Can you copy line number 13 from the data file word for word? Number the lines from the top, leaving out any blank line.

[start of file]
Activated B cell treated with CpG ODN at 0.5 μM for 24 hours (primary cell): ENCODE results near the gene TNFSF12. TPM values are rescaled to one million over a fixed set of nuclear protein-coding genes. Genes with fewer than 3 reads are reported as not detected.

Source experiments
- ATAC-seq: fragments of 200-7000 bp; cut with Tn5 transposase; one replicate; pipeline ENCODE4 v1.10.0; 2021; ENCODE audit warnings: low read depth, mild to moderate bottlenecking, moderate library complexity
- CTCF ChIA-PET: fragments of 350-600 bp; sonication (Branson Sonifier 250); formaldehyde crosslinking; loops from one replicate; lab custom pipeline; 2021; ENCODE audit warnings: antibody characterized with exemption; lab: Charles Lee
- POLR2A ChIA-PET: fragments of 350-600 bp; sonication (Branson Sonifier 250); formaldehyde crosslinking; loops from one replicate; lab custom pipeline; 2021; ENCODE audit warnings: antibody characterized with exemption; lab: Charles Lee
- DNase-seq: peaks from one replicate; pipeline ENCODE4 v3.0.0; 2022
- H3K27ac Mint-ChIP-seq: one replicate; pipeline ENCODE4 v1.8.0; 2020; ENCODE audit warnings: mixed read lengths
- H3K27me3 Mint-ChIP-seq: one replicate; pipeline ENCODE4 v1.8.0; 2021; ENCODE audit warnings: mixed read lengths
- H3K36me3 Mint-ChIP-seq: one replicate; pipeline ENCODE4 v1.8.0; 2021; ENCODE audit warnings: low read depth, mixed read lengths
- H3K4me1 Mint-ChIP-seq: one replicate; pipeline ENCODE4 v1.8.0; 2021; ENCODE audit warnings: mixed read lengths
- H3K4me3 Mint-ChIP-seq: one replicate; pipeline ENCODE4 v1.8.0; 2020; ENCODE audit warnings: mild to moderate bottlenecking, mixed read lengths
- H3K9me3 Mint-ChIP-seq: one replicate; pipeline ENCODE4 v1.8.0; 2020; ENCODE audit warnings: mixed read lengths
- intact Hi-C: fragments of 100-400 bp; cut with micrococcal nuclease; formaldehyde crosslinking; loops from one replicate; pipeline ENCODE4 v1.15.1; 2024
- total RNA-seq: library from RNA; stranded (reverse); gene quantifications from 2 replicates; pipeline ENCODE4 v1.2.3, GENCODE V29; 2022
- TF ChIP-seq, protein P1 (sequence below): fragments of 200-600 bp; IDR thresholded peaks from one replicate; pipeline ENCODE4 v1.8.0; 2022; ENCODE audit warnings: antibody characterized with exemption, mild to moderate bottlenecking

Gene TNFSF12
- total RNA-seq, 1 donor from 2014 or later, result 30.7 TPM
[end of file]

- intact Hi-C: fragments of 100-400 bp; cut with micrococcal nuclease; formaldehyde crosslinking; loops from one replicate; pipeline ENCODE4 v1.15.1; 2024